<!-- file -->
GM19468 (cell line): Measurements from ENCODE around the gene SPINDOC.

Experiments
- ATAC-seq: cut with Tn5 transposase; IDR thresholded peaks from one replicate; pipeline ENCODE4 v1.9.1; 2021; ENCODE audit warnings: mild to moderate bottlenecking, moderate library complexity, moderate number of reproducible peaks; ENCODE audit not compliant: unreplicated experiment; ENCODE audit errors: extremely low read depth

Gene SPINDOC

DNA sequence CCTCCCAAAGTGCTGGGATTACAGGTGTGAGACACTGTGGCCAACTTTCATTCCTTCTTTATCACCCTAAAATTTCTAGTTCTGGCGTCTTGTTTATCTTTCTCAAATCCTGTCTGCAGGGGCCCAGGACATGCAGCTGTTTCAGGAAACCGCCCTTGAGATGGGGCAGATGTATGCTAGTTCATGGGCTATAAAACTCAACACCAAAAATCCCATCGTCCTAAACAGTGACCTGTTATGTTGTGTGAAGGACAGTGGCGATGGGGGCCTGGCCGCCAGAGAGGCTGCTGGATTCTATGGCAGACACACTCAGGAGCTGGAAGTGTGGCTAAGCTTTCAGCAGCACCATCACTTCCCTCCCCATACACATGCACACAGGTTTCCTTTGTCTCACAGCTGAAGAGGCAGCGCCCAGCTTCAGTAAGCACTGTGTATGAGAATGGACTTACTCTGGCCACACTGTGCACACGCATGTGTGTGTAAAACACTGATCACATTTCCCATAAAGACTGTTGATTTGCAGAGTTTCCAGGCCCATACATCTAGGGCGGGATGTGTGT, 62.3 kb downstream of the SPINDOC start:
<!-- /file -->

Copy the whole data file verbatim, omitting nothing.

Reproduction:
GM19468 (cell line): Measurements from ENCODE around the gene SPINDOC.

Experiments
- ATAC-seq: cut with Tn5 transposase; IDR thresholded peaks from one replicate; pipeline ENCODE4 v1.9.1; 2021; ENCODE audit warnings: mild to moderate bottlenecking, moderate library complexity, moderate number of reproducible peaks; ENCODE audit not compliant: unreplicated experiment; ENCODE audit errors: extremely low read depth

Gene SPINDOC

DNA sequence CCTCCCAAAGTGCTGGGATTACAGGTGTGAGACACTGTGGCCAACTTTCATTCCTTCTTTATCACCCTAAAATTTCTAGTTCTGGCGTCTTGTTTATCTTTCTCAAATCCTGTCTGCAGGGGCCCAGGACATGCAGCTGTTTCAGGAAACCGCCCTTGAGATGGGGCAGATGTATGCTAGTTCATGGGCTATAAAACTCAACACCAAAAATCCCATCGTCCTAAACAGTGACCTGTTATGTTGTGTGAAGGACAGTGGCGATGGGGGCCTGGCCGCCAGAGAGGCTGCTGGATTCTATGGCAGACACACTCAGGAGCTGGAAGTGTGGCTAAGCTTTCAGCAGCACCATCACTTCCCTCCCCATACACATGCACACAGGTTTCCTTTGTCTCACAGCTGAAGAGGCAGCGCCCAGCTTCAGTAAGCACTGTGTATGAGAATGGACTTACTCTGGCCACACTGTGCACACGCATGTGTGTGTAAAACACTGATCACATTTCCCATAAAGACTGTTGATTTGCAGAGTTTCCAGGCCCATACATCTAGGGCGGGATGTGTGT, 62.3 kb downstream of the SPINDOC start: